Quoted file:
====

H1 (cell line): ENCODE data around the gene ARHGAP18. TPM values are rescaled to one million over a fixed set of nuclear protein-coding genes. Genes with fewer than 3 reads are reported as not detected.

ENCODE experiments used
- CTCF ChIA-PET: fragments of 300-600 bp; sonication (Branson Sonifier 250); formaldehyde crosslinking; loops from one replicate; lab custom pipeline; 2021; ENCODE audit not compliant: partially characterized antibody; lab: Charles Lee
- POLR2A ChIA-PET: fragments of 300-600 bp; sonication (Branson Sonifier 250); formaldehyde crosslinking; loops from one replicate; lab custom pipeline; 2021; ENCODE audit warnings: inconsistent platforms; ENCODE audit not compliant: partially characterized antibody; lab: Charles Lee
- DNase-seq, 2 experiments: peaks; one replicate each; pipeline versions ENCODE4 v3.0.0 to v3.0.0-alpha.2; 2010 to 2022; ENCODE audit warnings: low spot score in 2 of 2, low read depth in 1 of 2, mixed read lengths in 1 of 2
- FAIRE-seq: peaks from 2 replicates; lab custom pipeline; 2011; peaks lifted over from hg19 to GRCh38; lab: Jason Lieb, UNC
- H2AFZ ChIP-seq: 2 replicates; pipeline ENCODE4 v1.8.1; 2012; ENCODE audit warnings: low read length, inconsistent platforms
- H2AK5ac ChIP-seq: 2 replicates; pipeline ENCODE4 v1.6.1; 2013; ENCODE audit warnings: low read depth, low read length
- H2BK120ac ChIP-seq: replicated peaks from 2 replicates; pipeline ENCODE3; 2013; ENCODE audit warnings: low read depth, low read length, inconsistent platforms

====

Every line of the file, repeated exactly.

H1 (cell line): ENCODE data around the gene ARHGAP18. TPM values are rescaled to one million over a fixed set of nuclear protein-coding genes. Genes with fewer than 3 reads are reported as not detected.

ENCODE experiments used
- CTCF ChIA-PET: fragments of 300-600 bp; sonication (Branson Sonifier 250); formaldehyde crosslinking; loops from one replicate; lab custom pipeline; 2021; ENCODE audit not compliant: partially characterized antibody; lab: Charles Lee
- POLR2A ChIA-PET: fragments of 300-600 bp; sonication (Branson Sonifier 250); formaldehyde crosslinking; loops from one replicate; lab custom pipeline; 2021; ENCODE audit warnings: inconsistent platforms; ENCODE audit not compliant: partially characterized antibody; lab: Charles Lee
- DNase-seq, 2 experiments: peaks; one replicate each; pipeline versions ENCODE4 v3.0.0 to v3.0.0-alpha.2; 2010 to 2022; ENCODE audit warnings: low spot score in 2 of 2, low read depth in 1 of 2, mixed read lengths in 1 of 2
- FAIRE-seq: peaks from 2 replicates; lab custom pipeline; 2011; peaks lifted over from hg19 to GRCh38; lab: Jason Lieb, UNC
- H2AFZ ChIP-seq: 2 replicates; pipeline ENCODE4 v1.8.1; 2012; ENCODE audit warnings: low read length, inconsistent platforms
- H2AK5ac ChIP-seq: 2 replicates; pipeline ENCODE4 v1.6.1; 2013; ENCODE audit warnings: low read depth, low read length
- H2BK120ac ChIP-seq: replicated peaks from 2 replicates; pipeline ENCODE3; 2013; ENCODE audit warnings: low read depth, low read length, inconsistent platforms